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Debt free?

November 8th, 2009 at 03:50 pm

Is it bad that I consider us to be debt free?

In reality we have a mortgage ($149K) and my school loans ($30K), but I don't really think about them. DH and I closed on our house in August, so we have a mortgage, but the only real change is that rather than paying rent to a landlord, we pay it to the mortgage company. So mentally there hasn't been a big change there.

Also the school loans will still be deferred until I finish in about 2 years. So since we aren't paying for them, I don't think to include them. Additionally with the exception of the first semester DH and I have only been taking out the subsidized loans. So while fellow classmates who need those loans to live off of, have about 100K in debt, I'll only have about $40. Another reason why I don't include it is that if push came to shove, we have the money to pay it off, we'd drain our savings, but technically that could be gone tomorrow. So maybe once the school loans come out of deferment I'll start feeling differently, but I doubt it.

So no, I still have debt, but we've got it under control, so I may slip and say we're debt free. Wink

4 Responses to “Debt free?”

  1. ceejay74 Says:

    I don't think it's bad, because it's not like you're in denial that you need to pay those things off. But you have nothing but "good" debt, and it's a really reasonable amount. I don't think I'd consider myself debt-free in your situation, but I'd be pretty pleased with myself! Wink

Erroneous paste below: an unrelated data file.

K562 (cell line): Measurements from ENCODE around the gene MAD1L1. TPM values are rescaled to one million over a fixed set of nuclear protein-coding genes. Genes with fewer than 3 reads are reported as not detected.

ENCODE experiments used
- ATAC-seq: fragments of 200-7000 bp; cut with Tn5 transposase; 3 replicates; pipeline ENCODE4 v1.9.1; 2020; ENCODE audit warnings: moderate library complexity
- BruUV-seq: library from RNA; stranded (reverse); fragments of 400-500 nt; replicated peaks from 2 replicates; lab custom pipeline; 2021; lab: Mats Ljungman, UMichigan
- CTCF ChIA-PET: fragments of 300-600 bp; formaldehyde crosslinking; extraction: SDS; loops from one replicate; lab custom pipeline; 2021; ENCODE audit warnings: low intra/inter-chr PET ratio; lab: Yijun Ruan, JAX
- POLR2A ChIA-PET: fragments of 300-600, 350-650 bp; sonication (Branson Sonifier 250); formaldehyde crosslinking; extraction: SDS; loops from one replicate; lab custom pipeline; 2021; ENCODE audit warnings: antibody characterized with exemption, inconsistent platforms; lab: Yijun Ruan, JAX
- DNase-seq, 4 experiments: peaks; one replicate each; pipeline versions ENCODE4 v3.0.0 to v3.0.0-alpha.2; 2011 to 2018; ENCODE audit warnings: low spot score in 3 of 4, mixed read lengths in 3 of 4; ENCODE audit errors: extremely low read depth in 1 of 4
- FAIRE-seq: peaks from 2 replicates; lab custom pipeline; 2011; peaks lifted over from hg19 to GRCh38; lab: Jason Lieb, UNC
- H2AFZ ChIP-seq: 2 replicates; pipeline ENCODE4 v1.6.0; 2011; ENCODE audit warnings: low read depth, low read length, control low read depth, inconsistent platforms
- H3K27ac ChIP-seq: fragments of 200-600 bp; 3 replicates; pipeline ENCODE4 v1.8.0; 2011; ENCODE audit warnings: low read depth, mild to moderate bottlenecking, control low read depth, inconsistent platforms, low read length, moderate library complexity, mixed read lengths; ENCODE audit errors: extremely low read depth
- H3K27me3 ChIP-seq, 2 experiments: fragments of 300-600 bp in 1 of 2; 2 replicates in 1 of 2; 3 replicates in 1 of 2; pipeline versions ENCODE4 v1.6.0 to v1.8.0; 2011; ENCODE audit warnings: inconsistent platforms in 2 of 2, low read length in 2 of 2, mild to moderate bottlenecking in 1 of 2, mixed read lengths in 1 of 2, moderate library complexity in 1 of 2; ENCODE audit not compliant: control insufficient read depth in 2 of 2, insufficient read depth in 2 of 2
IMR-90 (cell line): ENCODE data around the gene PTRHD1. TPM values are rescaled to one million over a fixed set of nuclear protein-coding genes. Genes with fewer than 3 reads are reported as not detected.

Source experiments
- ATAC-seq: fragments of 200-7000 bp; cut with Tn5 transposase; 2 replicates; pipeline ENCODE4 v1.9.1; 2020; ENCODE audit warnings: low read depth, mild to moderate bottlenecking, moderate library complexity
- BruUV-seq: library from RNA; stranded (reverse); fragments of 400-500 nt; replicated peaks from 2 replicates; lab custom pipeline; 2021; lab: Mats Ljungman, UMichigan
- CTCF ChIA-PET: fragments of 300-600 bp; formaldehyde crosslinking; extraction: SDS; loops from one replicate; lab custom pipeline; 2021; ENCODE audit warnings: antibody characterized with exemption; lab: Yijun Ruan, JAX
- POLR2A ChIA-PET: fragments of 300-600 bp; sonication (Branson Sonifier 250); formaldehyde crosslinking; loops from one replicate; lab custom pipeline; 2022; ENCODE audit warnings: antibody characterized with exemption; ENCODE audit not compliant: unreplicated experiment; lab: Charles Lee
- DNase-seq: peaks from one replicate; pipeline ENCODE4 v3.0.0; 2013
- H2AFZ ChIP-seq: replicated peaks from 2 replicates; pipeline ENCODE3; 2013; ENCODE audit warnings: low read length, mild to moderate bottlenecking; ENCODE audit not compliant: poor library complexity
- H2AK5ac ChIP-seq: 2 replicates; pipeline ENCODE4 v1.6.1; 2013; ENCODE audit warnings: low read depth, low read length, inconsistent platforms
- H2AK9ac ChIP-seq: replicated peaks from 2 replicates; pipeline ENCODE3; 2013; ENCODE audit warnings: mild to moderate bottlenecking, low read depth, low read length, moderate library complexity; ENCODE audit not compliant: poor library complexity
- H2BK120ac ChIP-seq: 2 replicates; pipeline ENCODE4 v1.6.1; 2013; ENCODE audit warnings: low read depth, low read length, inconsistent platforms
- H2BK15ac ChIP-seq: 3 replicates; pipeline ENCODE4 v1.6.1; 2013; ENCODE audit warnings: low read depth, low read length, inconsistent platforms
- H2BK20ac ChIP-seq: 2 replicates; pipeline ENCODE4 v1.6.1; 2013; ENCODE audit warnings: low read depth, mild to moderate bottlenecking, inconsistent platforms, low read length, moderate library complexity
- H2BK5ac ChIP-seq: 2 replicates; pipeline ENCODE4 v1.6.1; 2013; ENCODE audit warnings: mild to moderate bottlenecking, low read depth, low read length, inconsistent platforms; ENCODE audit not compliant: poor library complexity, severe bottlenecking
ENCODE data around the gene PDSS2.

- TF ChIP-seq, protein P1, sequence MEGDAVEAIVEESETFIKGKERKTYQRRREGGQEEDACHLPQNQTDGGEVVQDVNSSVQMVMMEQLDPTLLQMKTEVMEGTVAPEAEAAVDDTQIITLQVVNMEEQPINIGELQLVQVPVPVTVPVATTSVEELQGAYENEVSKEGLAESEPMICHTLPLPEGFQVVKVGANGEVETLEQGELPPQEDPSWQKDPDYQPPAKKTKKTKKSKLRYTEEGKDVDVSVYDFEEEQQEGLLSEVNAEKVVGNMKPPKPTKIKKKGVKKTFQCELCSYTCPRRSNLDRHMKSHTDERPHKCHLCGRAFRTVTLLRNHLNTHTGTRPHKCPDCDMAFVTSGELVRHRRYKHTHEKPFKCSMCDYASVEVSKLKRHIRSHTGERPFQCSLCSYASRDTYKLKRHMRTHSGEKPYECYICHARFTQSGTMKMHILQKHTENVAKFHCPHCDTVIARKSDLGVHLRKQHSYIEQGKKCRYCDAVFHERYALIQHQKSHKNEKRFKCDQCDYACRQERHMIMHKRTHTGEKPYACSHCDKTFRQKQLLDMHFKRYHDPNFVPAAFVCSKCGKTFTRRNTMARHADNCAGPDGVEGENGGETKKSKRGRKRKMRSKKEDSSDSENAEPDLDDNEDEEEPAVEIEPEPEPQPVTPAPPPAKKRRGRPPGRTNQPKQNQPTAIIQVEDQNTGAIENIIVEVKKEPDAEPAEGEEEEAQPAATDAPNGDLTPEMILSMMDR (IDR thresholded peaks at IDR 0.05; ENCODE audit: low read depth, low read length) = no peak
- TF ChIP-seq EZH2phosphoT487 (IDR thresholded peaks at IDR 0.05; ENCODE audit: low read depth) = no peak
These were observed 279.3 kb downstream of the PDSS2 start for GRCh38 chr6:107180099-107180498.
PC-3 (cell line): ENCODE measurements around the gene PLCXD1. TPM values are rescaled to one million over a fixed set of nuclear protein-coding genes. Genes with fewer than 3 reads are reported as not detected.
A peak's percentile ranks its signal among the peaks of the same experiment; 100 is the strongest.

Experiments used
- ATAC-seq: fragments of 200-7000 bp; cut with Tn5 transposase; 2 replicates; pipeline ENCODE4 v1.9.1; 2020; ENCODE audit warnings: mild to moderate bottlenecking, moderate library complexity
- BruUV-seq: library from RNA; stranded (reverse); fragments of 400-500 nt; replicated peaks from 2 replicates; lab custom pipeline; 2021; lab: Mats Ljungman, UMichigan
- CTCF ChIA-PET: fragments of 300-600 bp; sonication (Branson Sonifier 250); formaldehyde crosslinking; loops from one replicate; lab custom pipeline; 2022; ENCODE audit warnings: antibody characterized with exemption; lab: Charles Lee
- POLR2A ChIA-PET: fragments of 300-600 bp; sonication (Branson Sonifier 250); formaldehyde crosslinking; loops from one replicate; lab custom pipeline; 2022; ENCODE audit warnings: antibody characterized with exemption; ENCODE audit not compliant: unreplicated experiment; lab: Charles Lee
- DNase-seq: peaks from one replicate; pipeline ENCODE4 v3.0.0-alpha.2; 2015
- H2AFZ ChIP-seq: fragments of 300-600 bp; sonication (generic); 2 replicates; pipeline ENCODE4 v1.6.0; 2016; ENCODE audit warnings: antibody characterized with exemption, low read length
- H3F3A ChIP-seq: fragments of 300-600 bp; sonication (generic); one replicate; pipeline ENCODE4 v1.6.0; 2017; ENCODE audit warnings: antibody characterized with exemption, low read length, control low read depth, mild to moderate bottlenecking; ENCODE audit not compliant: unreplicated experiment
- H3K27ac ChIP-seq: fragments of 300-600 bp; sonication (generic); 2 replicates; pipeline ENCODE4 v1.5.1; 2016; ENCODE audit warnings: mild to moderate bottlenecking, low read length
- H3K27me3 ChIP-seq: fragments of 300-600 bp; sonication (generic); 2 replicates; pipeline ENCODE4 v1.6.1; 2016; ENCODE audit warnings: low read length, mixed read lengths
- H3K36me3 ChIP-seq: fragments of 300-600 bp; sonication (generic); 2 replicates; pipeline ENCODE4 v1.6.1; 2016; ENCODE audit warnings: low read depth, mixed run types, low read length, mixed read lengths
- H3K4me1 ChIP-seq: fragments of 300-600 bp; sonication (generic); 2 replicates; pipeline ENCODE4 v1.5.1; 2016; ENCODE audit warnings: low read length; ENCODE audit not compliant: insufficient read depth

2. LuxLiving Says:

    I'd say I was CC free, or auto-loan free, but to me, IMHO, debt free means you don't owe anyone for anything other than normal household utility bills, insurance & taxes.

    Good that you have no other debts besides those listed. Are you saving for a car or replacement later on so you don't have to take out a car loan?

  3. monkeymama Says:

    Not bad at all - there are different *kinds* of debt.

    I don't agree that there are inherently *good* types of debt like mortgages and student loans. You can get yourself in a heap of trouble with these loans, quite easily.

    That being said, mortgages can be a very different animal (I live where renting is far more expensive) and using debt as leverage/arbitrage can be quite wise. I'd probably call myself "debt free" too. I certainly have when I borrowed against 0% credit cards and plopped the money in the bank to earn interest. I've done the same with low-interest auto loans. But I would generally never borrow for a purchase, even an auto.

    Though I am well aware my mortgage is a debt, most people put mortgage in a separate class when talking about "being debt free." I guess if nothing else, it is usually assumed that one has a mortgage, or rent. Though I wouldn't consider myself completely "debt free," I have often called myself "debt free" when it was clear the mortgage "didn't count" in a particular financial discussion.

  4. Jerry Says:

    I think that you can call yourself "consumer-debt free" at this point, at least! That isn't a stretch, and it will lead to becoming completely debt-free when you are out of school and can pay off the mortgage and student loans. The good thing here, as stated above, is that you have the insurance that you are not living in la-la-land and unaware of these debts. They are what they are, and you are in a better place for understanding that! Good luck with school...

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